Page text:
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History of the Department of Plant Pathology and Plant-Microbe Biology

The department of Plant Pathology and Plant-Microbe Biology has roots in Geneva and Ithaca, originally two separate departments that merged in 2010 to form a single institution for the study of plant disease. Activity in Plant Pathology and Plant-Microbe Biology at each of these campuses began in the late 19th century. 

The history of plant pathology at Cornell began when the university opened its doors in 1868. A.N. Prentiss, a mycologist who held the titles of Professor of Botany, Superintendent of Grounds, and Director of Manual Labor, offered a course titled "Parasitic Fungi" that first year. Some variation of the course has been offered ever since on the Ithaca campus.

The New York State Agricultural Experiment Station was established at Geneva by an act of the New York state legislature with the mandate to promote agriculture in New York through scientific investigation.

The doors officially opened to the Geneva agricultural station, the sixth facility of its kind in the nation. The station included 125 acres of land, a laboratory building, living quarters for researchers and several farm buildings. It employed four faculty members and one staff member who acted as the janitor, stable boy, receptionist and maintenance man.

Joseph Charles Arthur was hired as a botanist to study plant diseases in Geneva, making him the first plant pathologist hired by a state agricultural experiment station in the United States. 

One of Cornell's first Doctor of Science (D.Sc.) degrees was granted to J.C. Arthur for his work on the fire blight disease of pear.

H.H. Whetzel1906
H. H. Whetzel is appointed assistant professor and head of Botany in the recently established New York State College of Agriculture. 

Whetzel establishes the Ithaca department.  At his request, the name of the department was changed to Plant Pathology and Whetzel was advanced to Professor. Several other departments of plant pathology were established in 1907 in the United States, each claiming to be first.  If the Cornell department was not the first, it was certainly among the first. 

L.M. Massey became head of a plant pathology department in Ithaca, which had grown to eight faculty members who had attained a worldwide reputation for research on fungi and plant diseases and for training students.

The Geneva Station officially became a unit of the College of Agriculture at Cornell University.  At that time professional staff at Geneva became members of the faculty, but it was not until 1943 that they received professor titles.   

The president of Cornell University officially approved the Geneva Station "subject-matter units" being designated as departments.

G.C. Kent became chair of the Ithaca department. By the mid-1950's, demands on the faculty had grown such that there were 22 professors focusing on individual or related crops or pathogen types.  Among many significant events in Kent's term was the recruitment of D.F. Bateman (1970), the first person hired to study the fundamental nature of pathogenesis rather than to work on a specific crop or group of pathogens.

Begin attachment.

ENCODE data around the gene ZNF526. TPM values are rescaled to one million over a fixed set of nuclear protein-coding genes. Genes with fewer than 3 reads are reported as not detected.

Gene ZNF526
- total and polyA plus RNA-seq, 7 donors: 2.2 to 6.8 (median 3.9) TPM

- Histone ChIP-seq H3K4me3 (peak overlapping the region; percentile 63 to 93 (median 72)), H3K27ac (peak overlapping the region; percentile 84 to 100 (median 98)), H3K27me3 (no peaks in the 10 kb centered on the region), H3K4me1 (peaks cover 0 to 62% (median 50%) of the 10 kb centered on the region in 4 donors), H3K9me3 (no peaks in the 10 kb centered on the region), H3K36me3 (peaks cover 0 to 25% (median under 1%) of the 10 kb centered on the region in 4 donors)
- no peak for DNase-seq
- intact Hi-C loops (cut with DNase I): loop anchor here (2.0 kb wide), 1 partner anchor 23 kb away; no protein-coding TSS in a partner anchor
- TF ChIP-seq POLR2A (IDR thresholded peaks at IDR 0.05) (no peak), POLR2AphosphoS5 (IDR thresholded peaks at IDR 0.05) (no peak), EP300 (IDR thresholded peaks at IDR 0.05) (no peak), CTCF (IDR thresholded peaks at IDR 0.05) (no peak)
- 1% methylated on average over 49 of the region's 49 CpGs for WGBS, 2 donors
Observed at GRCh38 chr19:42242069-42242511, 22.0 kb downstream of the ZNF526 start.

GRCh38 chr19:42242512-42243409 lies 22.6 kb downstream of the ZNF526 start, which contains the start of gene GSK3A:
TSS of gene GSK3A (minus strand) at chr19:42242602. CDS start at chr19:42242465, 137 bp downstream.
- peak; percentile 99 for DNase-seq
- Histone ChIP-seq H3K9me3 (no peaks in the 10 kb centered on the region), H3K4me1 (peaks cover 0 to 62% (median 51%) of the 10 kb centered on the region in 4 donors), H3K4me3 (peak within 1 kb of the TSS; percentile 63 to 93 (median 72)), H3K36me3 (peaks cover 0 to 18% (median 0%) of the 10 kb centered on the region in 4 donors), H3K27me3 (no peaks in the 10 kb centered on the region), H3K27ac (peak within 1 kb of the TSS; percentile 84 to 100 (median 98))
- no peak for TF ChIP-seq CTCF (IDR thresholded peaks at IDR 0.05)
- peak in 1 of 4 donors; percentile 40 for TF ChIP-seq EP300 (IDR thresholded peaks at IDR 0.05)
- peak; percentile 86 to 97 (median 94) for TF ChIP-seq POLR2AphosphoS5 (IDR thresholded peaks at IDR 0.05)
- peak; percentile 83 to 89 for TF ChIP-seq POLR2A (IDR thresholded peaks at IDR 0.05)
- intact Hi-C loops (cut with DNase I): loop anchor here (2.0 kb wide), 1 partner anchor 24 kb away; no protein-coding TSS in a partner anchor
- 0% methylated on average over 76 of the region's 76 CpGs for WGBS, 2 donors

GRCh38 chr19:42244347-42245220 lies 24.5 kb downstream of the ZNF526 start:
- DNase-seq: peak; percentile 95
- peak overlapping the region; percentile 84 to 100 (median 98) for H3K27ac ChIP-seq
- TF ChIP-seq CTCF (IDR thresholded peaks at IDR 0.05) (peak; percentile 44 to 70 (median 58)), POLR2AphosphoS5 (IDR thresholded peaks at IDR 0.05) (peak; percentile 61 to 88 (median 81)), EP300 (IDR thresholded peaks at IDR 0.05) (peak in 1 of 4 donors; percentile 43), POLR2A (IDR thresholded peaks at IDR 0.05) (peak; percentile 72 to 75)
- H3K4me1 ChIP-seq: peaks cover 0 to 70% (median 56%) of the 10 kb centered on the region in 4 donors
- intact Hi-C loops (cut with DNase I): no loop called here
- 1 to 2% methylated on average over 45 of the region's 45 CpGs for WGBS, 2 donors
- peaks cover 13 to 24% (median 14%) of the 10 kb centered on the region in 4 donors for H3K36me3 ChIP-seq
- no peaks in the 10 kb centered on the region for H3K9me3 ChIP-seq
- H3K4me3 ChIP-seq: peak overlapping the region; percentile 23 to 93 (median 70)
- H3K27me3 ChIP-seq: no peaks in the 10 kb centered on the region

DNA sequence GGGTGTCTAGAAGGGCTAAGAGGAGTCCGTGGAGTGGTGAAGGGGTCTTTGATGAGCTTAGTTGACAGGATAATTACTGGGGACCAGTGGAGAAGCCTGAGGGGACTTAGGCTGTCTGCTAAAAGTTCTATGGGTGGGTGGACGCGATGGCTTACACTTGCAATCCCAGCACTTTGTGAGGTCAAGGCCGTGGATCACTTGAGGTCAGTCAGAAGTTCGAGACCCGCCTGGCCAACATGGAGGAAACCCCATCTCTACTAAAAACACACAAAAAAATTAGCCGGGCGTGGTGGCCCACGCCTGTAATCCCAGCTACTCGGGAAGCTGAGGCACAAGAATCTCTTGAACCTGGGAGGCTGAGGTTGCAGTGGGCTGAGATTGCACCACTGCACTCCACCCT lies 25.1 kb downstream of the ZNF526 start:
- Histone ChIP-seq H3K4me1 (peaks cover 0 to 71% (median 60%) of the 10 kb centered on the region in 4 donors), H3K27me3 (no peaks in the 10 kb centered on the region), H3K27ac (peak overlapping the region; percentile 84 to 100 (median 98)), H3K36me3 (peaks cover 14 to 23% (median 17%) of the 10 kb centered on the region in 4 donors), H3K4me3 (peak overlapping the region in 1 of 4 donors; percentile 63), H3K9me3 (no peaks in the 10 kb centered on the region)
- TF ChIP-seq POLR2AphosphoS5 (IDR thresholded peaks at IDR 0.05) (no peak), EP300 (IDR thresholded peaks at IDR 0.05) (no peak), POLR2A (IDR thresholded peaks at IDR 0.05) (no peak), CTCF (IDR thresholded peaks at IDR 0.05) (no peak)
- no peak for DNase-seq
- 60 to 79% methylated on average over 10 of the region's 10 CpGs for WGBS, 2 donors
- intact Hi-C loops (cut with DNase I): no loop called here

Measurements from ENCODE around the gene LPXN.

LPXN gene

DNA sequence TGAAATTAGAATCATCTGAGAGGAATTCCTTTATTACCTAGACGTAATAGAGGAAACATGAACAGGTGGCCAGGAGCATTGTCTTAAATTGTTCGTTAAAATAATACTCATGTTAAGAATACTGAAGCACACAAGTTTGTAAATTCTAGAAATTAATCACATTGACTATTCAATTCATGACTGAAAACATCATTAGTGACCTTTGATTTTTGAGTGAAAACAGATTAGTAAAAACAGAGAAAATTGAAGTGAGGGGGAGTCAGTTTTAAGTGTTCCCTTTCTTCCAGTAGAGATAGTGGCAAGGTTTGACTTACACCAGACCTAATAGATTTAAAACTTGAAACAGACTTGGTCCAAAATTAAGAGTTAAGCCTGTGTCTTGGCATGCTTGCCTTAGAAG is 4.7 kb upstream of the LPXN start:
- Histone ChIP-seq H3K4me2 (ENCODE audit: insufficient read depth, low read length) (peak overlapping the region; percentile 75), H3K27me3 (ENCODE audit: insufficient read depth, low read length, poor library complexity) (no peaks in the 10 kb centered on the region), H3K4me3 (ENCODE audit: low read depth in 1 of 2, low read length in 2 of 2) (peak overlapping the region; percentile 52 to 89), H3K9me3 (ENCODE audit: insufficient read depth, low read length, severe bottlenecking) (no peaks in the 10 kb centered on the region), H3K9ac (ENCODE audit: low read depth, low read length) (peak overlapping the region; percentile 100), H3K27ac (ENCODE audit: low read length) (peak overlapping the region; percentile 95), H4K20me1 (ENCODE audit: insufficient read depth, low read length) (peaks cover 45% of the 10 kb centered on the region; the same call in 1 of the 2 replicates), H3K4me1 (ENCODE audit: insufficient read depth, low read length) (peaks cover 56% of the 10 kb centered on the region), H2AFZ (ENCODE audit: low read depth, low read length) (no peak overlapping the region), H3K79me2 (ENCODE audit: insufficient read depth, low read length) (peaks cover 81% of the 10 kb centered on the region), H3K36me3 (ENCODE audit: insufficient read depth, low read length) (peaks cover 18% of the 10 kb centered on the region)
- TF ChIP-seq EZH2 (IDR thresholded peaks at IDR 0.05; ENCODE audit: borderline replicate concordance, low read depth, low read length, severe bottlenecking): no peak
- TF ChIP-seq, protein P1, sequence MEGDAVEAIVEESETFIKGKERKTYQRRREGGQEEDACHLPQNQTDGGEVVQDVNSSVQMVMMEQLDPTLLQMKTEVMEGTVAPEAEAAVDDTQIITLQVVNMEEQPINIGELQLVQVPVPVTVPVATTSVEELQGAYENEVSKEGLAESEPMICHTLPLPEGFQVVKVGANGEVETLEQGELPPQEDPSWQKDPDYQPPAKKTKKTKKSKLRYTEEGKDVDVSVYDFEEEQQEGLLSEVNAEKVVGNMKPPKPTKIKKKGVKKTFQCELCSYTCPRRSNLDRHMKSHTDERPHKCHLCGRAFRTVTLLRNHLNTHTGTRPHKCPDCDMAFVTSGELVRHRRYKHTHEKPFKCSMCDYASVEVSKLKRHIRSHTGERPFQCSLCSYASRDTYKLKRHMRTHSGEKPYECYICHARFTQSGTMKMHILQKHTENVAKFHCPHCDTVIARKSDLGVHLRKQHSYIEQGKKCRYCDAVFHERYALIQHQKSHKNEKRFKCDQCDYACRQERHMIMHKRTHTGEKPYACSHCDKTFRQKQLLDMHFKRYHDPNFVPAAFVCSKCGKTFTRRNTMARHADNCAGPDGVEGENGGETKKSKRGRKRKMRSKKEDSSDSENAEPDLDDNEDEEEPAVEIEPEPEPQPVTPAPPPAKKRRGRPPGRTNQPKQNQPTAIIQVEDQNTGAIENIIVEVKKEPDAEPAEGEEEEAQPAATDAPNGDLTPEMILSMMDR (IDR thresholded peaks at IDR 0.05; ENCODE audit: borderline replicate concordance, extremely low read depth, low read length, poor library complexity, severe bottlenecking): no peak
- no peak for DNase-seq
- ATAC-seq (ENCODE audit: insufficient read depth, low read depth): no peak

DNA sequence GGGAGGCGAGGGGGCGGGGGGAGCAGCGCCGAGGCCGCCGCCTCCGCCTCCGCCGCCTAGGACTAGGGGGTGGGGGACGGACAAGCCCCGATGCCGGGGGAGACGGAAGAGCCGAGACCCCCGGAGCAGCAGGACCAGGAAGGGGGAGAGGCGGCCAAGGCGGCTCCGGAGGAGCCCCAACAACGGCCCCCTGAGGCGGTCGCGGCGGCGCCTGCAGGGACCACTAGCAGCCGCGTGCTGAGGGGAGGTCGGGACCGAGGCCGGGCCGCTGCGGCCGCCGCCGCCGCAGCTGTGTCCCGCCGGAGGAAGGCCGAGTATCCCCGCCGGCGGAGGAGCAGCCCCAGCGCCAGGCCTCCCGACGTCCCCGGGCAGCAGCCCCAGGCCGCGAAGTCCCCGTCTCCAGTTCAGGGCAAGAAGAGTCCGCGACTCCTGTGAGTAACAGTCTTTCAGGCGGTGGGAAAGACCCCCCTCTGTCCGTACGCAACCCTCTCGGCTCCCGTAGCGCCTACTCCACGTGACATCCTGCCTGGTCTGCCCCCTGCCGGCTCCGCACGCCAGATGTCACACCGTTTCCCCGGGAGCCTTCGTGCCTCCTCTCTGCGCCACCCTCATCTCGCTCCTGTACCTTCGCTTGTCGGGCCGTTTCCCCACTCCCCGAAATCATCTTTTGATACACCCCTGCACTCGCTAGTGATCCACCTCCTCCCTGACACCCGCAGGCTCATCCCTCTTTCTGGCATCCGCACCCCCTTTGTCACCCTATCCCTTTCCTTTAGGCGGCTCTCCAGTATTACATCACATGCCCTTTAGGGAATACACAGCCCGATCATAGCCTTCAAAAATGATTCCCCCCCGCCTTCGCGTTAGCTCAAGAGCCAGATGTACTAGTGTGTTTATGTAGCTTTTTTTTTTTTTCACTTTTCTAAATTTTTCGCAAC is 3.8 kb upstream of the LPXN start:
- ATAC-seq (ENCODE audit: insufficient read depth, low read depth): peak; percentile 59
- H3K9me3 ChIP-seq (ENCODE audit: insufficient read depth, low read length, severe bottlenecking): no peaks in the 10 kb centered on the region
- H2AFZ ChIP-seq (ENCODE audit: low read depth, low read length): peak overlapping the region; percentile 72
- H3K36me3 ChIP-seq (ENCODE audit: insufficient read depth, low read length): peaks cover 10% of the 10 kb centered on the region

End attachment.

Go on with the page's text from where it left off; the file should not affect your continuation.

Faculty members in Geneva participate in an interdisciplinary team to develop the Integrated Pest Management Program, which has resulted in a 30 to 80 percent reduction in pesticide use on crops in New York through the use of disease forecasting, insect monitoring, and the conscious implementation of cultural and biological controls.

Geneva virologist Dennis Gonsalves developed and released two new papaya cultivars genetically engineered to resist Papaya ringspot virus. Dr. Gonsalves used the gene gun, also developed at Geneva, to "vaccinate" the plants. All previous worldwide efforts to obtain resistant varieties had failed, and these new lines were credited for saving the $47 million Hawaiian papaya industry from ruin.  For this work, Dr. Gonsalves was awarded the 2002 von Humboldt Award for Agriculture, one of the world's most prestigious agricultural science awards.  

The departments on both campuses changed their name from the Department of Plant Pathology to the Department of Plant Pathology and Plant-Microbe Biology. The new name is a more accurate reflection of modern research and teaching than runs the gamut from applied work on diagnosing and managing plant diseases to the molecular bases of interactions between plants and their pathogens and symbionts.

The Departments of Plant Pathology and Plant-Microbe Biology in Ithaca and Geneva merge to create a single academic powerhouse for the study of the causes and management of plant disease and the fundamental interactions between plants and microbes. The newly-formed department includes 38 faculty members and 84 support staff on two campuses.

Five departments at Cornell – Plant Biology, Horticulture, Plant Breeding and Genetics, Crop and Soil Sciences, and Plant Pathology and Plant-Microbe Biology  –  were integrated into one administrative unit.  The department name was changed to the Plant Pathology and Plant-Microbe Biology Section, School of Integrative Plant Science.